If a lane in each direction was removed, Indian School could become the premier road revamp in the country.


Imagine: wide, buffered cycletracks on each side of the street, painted bright green.  Wide, landscape buffered sidewalks.  A planted median and landscape buffered sidewalk filled with native plants and bioswales that drain the paved surfaces when it rains.  Multiple well marked mid-block crosswalks.  A safe, well lit, signage filled vibrant connection between:

  • Downtown
  • Albuquerque High School
  • University Blvd. (location of a proposed world class BRT line)
  • the North Diversion Channel Trail (extremely popular multi-use trail)
  • Girard (soon to be a premier complete street)
  • Whole Foods Grocery
  • Carlisle (and the popular #5 bus)
  • Washington St. (popular bicycle route)
  • San Mateo, a top city transit corridor
  • Uptown
  • and more!

The neighborhoods streets surrounding this segment of Indian School Rd. are already well used by bicycles due to proximity to the University.

Using Streetmix, an incredible online street visioning tool, I have designed the potential outcome of this project.


This could be done tomorrow with paint.
This could be done tomorrow with paint.

For just 1/169th of the cost of the Paseo del Norte project or $135,000 (Source: Wichita Planning Dept), tomorrow, the city could re-stripe the right lane in both directions, slowing down speeds and creating a wide, buffered cycling facility on this four mile stretch.  It would be a massive regional mobility improvement for cyclists and pedestrians.  The success of this “pilot project” could drive support for the more comprehensive rebuild of the road.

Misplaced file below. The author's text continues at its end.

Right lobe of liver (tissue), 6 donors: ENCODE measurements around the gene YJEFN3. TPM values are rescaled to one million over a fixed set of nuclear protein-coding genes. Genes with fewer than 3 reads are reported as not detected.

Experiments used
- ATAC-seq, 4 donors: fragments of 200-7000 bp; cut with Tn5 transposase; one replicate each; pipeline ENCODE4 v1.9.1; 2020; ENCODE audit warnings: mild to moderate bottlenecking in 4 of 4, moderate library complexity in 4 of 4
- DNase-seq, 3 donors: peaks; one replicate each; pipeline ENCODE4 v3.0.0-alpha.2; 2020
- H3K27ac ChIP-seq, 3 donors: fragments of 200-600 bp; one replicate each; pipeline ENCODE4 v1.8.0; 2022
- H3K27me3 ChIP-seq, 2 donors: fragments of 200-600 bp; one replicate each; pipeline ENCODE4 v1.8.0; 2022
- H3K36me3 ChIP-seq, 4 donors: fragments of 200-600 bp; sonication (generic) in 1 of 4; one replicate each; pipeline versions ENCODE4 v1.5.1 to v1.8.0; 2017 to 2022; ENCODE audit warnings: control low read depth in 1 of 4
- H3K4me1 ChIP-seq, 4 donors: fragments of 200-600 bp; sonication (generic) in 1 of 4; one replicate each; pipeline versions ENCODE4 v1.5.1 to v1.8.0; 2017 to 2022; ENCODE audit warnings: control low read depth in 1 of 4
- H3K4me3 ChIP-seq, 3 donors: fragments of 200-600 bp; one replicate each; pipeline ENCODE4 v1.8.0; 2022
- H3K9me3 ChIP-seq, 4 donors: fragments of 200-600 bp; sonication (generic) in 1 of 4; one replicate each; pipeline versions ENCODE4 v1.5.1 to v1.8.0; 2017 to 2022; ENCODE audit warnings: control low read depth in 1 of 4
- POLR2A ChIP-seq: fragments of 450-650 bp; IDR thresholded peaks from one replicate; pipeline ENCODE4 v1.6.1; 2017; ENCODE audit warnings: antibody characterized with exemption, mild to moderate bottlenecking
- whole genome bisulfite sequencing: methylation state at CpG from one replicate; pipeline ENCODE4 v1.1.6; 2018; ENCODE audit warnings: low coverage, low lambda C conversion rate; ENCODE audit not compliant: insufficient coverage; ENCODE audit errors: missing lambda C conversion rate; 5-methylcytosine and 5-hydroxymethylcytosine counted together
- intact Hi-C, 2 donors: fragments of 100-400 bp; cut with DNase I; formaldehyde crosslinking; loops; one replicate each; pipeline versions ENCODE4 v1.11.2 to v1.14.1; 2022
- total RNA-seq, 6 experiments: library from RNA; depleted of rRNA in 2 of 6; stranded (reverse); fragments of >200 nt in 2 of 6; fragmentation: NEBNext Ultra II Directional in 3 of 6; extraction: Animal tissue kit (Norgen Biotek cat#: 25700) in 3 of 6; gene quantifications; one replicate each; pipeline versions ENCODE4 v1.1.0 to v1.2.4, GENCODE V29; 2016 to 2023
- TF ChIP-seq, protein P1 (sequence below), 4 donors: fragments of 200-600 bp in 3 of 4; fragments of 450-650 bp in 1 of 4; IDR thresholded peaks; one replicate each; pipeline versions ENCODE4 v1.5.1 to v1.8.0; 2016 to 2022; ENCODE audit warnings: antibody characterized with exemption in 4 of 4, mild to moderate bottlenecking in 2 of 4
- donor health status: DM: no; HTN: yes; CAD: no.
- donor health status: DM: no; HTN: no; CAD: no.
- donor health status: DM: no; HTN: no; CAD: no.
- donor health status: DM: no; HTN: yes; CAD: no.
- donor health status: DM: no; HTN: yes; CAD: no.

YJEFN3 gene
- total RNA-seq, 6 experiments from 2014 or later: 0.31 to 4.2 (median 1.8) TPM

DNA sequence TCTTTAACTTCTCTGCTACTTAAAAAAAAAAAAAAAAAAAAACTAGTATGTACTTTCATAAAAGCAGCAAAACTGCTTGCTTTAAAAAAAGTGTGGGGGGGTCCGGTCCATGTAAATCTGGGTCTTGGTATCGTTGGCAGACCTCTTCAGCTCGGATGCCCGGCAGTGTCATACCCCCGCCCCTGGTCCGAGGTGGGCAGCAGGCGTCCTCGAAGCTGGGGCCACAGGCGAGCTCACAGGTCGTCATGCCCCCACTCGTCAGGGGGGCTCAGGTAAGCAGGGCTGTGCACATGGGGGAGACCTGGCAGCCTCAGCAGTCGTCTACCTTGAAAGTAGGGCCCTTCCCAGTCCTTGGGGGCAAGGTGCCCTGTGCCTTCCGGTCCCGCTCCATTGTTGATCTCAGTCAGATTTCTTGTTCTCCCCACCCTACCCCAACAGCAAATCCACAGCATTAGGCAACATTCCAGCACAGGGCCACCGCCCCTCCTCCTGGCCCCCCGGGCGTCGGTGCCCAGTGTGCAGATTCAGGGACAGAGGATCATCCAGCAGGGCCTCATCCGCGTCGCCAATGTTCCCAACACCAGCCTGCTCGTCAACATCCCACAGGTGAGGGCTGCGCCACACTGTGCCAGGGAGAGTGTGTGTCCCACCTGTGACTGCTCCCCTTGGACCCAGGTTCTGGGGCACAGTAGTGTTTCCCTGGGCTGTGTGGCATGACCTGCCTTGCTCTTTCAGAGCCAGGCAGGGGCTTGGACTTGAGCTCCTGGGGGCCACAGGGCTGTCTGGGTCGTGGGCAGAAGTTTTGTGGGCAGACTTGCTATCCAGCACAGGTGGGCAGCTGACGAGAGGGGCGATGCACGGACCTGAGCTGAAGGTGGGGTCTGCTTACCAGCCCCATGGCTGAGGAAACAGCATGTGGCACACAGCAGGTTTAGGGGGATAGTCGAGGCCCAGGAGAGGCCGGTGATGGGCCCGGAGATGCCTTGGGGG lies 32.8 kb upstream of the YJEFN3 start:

Below is a picture of 8th Avenue in New York City which recently received a similar treatment to the one proposed for this corridor.

Click on the image to read about all of the positive impacts of the realignment of this street.
Click on the image to read about all of the positive impacts of the realignment of this street.

This will be a long expensive process but there are many strong arguments for transforming Indian School.  The strongest argument, in my option, is economic competitiveness.




Beautiful isn't it?
Beautiful isn’t it?

Every local politician and city leader is obsessed with bringing more jobs to Albuquerque.  This is understandable; one could argue that the recession never ended in Albuquerque.  Another problem is the retention of young people.  Austin, Denver, Ft. Collins, Portland and other cities in the region are drawing young people away from Albuquerque.  They are growing, creating opportunities which do not exist here.  A major attraction of these urban areas is their vibrant urban cores.

What if the city decided tomorrow to do a massive revamp of Indian School?  If marketed correctly, the project would gain attention from national websites and news blogs such as Streetsblog and Atlantic Cities.  Branding Albuquerque as a national center of walkable progressive street design would be hugely beneficial to our economic standing.